Deep Learning in Medical Ultrasound Imaging

During the last decade, deep learning has had a profound impact on processing complex data and making associated decisions.It demonstrates that networks can be trained from a large number of examples and thereby enables us to solve extremely complicated problems which are nearly impossible to be handled by traditional logic programming or model-based approaches.

The accessibility of deep learning has also been considerably eased by comprehensive open source libraries available such as Google tensorflow, Pytorch, Caffe, etc.

Deep learning is applicable to ultrasound signals as well as to standard images.

This PhD project will address two topics in improving ultrasound imaging. The first is Super Resolution Imaging (SRI) through detecting and tracking micro bubbles. A contrast agent is injected into blood stream and the bubbles are tracked on the image. This leads to very high precision ultrasound images resulting in the higher resolution of 10 μm compared to the normal 0.5 mm resolution.

It is, however, difficult to get a reliable identification and isolation of the bubbles, and track them on images of complex vascular structures. To cope with these difficulties, deep learning networks can be trained for better and more stable isolation and tracking of bubbles based on either simulation results from Field II or real measurements. This will demand heavy computations, and DTU Elektro and DTU Compute have invested in a 3000 core Intel cluster and a GPU cluster based on the Volta NVIDIA GPU.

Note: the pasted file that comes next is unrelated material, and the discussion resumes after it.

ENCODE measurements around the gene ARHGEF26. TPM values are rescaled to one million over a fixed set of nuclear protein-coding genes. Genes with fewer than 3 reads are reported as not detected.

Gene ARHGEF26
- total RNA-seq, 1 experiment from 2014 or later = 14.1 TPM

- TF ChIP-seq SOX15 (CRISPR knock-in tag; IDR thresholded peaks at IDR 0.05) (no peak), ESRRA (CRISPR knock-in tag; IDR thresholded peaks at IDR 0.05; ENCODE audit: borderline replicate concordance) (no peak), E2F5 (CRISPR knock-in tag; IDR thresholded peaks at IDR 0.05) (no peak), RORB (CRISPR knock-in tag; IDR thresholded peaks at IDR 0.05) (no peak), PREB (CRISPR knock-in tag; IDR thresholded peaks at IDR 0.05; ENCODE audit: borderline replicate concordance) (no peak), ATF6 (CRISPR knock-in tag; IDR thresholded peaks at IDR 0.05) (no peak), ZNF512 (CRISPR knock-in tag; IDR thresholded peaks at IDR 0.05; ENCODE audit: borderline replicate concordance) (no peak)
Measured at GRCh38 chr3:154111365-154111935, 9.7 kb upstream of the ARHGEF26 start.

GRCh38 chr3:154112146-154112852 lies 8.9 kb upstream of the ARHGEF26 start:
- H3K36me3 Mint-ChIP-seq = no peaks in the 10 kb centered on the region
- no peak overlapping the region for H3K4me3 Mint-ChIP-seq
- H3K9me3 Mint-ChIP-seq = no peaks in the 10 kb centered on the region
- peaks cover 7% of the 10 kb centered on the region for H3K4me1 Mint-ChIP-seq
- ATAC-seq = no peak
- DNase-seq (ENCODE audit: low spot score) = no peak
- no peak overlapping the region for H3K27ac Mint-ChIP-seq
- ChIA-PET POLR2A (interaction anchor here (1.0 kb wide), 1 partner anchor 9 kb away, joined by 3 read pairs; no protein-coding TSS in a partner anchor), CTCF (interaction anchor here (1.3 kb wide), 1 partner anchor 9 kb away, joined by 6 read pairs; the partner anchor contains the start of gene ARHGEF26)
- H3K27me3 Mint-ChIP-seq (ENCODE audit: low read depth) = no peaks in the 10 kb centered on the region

The second part of this project is related to ultrasound beamforming. Ultrasound data are acquired using 128 to 192 element arrays through transducer. All these signals are combined using delay-and-sum beamforming. It is a very simple, but computationally efficient method, which can be conducted in real-time.

This method, however, limits the attainable resolution and contrast, therefore, minimum variance schemes which are more complex have been developed. They can increase resolution from a wavelength to a tenth of a wavelength for isolated targets but fail to work well for many target cases typically found in medical ultrasound.

The idea is to replace the beamformer with a deep neural network so that we can obtain decent results even for many target cases. The network will be trained on a range of target examples from both Field II simulation results and measured signals using the experimental ultrasound scanner SARUS. It will then be investigated how many and how dense the targets can be, and the method will also be employed on in-vivo ultrasound signals acquired from SARUS.

This project demands knowledge form both medical ultrasound and deep learning, therefore, it is being conducted in a close collaboration between DTU Elektro and DTU Compute.